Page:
Don't take the kids, BTW. "Deadpool" is full of filthy language, near and background nudity, numerous sexual references and depicted acts (this is the first comic book movie I have ever seen [including Kick Ass and all that supposedly edgy Alan Moore stuff] show the protagonist get sodomized), and full-on violence. The eponymous protagonist is just as indestructible as Wolverine, but the movie uses that as an excuse to let him play with his opponents, and show off. He might be just as much of a bully, but he doesn't pretend to be anything else. The humanizing aspect of his character is his affection for his love interest, and post-empowerment, his fear of her rejection and concern for her safety, but she isn't your typical superhero love interest either. She's nearly as funny, and almost as depraved, and has no girlpower moments shoehorned in to inflate her badass credentials. In fact, a line in at least one trailer I've seen, where she cracks to the villain about not being a victim and which is all too typical of the Lois Lane/Rachel Dawes/Mary Jane Parker/Pepper Potts school of spunky love interests, doesn't seem to have made the final cut. Because a powerless person who mouths off like that to a character in "Deadpool" is very likely to lose her tongue at a minimum.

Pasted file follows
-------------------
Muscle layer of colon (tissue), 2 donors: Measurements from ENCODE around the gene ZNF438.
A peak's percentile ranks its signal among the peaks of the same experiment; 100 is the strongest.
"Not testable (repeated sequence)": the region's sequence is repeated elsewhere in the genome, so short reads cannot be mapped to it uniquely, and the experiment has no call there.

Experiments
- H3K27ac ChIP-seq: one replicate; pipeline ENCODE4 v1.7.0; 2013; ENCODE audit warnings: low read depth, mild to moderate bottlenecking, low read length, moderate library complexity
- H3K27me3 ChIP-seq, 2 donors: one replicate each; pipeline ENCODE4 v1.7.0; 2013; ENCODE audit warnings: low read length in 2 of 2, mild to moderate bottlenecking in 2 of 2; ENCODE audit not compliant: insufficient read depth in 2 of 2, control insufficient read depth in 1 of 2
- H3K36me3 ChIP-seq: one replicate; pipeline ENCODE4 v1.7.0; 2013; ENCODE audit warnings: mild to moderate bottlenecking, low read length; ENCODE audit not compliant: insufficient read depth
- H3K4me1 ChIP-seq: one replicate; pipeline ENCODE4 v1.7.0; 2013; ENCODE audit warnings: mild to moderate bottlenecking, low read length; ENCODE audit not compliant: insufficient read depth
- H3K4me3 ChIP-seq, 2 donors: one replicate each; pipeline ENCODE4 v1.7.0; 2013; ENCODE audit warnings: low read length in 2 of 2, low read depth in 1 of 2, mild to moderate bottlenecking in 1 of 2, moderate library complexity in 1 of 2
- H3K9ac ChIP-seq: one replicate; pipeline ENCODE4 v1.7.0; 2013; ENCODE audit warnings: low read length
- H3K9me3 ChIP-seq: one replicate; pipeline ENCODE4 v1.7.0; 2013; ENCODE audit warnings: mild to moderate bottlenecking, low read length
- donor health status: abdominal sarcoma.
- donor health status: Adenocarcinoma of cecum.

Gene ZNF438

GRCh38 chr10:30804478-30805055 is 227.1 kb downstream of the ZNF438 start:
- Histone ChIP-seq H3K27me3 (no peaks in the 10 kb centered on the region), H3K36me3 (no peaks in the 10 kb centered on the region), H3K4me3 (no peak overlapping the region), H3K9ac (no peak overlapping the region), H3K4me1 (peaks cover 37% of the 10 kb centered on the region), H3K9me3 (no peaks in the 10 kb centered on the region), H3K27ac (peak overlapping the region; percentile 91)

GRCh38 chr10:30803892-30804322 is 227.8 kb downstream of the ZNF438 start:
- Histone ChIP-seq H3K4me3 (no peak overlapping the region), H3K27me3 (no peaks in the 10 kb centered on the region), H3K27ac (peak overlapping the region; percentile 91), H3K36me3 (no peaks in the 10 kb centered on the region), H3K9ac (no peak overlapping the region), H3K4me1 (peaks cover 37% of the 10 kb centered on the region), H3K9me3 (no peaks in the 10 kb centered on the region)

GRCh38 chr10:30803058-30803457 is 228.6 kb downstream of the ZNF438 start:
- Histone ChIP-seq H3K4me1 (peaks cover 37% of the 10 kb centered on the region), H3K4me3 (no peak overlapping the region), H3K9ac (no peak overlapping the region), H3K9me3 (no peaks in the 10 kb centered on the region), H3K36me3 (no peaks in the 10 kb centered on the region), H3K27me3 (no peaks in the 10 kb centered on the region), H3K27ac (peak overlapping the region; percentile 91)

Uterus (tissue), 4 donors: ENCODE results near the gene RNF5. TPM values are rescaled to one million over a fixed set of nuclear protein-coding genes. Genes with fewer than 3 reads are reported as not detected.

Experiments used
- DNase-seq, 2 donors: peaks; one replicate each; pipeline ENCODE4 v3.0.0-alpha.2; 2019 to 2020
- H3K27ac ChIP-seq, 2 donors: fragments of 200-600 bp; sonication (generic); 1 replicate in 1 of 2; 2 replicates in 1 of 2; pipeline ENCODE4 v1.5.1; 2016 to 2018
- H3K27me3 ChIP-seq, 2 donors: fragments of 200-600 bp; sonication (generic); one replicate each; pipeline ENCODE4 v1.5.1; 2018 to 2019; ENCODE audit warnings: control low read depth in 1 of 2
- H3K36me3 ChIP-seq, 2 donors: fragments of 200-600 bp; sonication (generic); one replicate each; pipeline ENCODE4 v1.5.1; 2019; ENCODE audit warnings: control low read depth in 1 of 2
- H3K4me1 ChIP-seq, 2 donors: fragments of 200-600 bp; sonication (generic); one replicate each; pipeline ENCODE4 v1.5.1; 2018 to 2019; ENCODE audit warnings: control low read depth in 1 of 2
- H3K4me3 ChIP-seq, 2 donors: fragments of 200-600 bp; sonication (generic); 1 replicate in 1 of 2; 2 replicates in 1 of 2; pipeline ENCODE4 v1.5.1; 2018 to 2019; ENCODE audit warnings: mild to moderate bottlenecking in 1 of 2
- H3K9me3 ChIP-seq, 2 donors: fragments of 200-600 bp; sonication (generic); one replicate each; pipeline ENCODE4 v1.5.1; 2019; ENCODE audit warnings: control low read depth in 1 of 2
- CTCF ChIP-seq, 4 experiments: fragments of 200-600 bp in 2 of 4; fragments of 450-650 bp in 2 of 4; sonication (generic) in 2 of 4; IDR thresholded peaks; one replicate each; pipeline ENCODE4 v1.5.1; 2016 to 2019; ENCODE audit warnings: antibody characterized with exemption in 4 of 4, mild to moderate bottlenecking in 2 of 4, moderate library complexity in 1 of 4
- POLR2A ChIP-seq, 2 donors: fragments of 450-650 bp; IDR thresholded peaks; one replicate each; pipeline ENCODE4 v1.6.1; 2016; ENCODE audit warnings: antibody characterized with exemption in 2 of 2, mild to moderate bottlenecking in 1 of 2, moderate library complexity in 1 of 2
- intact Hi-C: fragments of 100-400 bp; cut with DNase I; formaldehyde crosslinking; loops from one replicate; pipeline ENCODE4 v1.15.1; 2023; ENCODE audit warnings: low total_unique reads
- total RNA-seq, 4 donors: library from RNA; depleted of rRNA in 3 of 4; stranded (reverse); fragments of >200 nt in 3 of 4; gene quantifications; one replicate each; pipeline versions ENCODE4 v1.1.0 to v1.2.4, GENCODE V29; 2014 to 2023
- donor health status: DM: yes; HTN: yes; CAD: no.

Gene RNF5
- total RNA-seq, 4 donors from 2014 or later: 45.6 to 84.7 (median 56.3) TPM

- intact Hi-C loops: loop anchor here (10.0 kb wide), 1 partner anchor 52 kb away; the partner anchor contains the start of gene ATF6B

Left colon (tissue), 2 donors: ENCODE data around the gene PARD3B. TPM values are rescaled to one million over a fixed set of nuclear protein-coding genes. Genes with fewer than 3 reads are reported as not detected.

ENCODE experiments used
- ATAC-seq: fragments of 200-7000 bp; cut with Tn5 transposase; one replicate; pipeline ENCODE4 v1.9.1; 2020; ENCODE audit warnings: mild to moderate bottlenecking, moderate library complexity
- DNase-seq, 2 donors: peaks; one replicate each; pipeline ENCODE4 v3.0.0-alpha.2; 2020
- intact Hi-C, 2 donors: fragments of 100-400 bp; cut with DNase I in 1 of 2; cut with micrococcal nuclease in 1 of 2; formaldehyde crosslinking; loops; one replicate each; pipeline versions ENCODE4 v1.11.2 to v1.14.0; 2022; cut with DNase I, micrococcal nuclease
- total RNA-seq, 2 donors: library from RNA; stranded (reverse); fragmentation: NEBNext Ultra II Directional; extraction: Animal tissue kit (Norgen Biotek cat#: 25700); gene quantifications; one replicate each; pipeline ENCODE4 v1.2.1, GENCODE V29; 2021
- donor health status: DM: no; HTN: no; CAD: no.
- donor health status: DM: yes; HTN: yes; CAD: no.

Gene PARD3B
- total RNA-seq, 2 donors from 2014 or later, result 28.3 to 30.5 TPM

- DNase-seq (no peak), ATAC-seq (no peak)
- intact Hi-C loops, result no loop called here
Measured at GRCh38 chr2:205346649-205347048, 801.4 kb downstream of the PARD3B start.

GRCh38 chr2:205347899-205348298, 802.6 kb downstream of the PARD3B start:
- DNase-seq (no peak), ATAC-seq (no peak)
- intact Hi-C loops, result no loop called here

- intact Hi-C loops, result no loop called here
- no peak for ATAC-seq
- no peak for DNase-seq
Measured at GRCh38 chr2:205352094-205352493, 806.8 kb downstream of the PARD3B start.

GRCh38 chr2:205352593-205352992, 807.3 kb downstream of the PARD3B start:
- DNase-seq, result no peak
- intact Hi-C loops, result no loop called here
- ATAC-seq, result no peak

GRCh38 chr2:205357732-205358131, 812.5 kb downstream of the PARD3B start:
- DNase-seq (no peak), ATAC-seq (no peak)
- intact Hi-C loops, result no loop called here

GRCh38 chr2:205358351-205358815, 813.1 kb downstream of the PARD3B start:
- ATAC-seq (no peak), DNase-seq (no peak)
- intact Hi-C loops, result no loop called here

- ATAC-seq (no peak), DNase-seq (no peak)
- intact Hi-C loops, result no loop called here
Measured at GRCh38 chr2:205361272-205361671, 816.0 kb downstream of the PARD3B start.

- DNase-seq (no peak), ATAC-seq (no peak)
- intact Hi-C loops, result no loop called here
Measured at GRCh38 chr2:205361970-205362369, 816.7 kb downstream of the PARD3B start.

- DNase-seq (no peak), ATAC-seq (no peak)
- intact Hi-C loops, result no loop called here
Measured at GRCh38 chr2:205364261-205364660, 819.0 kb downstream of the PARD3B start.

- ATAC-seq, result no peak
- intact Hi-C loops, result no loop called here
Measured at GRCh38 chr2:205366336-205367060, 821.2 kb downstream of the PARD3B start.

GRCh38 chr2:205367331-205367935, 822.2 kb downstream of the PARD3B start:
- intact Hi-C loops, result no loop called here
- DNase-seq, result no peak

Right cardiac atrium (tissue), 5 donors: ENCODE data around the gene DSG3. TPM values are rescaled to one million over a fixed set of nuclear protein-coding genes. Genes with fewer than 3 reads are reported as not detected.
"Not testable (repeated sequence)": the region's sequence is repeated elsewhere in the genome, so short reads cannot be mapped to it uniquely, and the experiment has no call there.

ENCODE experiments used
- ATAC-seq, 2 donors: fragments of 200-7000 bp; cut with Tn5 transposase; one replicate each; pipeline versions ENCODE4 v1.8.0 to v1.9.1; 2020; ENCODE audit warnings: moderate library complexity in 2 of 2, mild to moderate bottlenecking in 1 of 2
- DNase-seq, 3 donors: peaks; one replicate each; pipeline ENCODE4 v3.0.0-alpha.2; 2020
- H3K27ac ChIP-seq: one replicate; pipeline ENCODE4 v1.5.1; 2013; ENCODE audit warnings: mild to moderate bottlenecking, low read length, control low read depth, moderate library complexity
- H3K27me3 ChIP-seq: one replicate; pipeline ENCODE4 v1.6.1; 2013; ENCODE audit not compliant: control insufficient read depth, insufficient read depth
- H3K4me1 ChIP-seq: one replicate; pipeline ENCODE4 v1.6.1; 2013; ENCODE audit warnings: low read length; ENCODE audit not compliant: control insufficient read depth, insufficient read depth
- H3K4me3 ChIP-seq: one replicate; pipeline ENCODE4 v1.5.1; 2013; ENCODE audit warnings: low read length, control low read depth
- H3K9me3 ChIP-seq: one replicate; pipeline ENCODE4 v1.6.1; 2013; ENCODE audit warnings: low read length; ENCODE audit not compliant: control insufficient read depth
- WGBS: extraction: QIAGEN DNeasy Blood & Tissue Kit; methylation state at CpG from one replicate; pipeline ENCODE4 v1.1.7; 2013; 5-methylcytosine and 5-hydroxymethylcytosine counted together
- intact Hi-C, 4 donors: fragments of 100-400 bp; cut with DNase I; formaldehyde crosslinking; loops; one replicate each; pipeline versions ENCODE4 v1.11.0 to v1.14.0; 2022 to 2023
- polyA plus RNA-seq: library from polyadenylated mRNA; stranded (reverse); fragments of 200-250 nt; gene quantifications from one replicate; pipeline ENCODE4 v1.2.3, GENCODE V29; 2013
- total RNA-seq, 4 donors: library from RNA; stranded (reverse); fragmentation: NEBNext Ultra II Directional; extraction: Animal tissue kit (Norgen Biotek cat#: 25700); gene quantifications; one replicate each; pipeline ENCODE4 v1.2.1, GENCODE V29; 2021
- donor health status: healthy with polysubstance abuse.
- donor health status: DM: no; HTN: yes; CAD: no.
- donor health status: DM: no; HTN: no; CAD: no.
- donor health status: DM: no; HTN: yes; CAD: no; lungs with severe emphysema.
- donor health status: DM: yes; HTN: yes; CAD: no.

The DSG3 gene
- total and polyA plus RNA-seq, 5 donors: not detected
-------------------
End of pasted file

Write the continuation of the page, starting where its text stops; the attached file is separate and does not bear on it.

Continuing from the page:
Aside from the sight gags and humor derived from over-the-top sex and violence, we get a number of good fourth-wall-breaking jokes, including Deadpool occasionally talking to the audience (and having a character react to his audience-commentary, only to have Deadpool retort "I'm talking to them!" ) and poking fun at the X-men franchise and the career of Ryan Reynolds (who plays Deadpool, in case you didn't know). There seem to be references to all Reynolds' previous stints in comic book movies, such as an allusion to the Blade films, Deadpool begging not to have a green costume or be animated, and a glimpse of an action figure that appears to be based on his last attempt at playing the same character, in "X-men Origins: Wolverine". The opening credits alone were worth the price of admission, although the post-credit sequence was less gratifying, but pretty much in line with what you'd come to expect after watching the whole movie.